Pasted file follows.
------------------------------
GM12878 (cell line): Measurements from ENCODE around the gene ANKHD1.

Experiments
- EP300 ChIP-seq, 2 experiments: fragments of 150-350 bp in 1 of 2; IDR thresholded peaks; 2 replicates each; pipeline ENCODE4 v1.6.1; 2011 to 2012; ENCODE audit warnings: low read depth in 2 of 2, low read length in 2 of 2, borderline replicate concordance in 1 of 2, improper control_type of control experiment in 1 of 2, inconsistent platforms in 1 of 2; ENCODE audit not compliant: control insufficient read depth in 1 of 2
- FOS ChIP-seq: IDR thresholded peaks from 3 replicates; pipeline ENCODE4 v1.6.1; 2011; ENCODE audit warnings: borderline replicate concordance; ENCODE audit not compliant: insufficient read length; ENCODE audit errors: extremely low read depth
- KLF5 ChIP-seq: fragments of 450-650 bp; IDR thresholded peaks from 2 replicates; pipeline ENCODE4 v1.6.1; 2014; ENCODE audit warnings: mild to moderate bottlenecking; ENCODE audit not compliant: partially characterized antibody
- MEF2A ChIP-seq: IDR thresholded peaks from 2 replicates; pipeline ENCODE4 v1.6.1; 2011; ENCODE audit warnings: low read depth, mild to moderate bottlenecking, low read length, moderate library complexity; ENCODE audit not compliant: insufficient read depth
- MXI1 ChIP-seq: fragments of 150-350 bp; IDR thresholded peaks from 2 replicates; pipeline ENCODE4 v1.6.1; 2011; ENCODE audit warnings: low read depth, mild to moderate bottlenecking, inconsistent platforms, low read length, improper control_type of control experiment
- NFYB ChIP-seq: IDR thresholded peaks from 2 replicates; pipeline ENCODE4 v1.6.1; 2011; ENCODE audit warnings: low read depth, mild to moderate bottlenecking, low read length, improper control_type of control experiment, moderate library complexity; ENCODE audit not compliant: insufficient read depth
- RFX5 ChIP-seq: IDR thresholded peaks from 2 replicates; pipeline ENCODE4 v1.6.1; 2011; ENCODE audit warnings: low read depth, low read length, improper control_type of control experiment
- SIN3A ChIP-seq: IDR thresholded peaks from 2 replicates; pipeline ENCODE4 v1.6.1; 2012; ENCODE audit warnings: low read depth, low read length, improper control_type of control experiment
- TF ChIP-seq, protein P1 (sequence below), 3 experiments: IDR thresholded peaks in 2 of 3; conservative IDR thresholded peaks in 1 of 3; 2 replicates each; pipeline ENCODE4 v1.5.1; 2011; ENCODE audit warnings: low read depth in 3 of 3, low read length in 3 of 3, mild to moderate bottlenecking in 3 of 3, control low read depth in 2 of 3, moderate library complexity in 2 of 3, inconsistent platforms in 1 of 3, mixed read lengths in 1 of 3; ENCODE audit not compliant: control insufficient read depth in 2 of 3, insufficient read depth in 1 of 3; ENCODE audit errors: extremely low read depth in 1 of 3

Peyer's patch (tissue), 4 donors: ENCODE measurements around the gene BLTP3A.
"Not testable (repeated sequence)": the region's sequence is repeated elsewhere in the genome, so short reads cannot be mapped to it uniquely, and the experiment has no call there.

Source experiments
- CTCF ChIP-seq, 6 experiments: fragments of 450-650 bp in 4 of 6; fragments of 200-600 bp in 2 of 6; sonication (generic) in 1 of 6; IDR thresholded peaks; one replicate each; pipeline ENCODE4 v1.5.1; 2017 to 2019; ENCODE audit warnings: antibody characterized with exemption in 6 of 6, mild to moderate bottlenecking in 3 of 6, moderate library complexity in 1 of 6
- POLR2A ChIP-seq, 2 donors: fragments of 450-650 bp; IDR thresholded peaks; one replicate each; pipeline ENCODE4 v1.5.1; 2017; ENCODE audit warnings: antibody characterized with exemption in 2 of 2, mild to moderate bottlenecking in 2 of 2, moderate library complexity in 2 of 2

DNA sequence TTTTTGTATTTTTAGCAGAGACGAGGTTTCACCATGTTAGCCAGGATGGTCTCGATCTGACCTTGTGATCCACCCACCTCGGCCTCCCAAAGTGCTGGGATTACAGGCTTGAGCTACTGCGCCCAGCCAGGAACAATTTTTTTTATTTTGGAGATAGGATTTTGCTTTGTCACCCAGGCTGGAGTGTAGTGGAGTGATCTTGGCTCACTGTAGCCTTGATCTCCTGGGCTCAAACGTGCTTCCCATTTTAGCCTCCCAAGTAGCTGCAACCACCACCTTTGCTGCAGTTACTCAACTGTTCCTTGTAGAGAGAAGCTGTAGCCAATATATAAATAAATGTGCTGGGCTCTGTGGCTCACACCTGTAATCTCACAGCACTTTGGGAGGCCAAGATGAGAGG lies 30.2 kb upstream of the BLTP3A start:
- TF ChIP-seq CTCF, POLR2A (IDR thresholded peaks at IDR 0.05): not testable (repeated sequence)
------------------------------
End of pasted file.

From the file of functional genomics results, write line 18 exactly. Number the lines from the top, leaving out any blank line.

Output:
- TF ChIP-seq CTCF, POLR2A (IDR thresholded peaks at IDR 0.05): not testable (repeated sequence)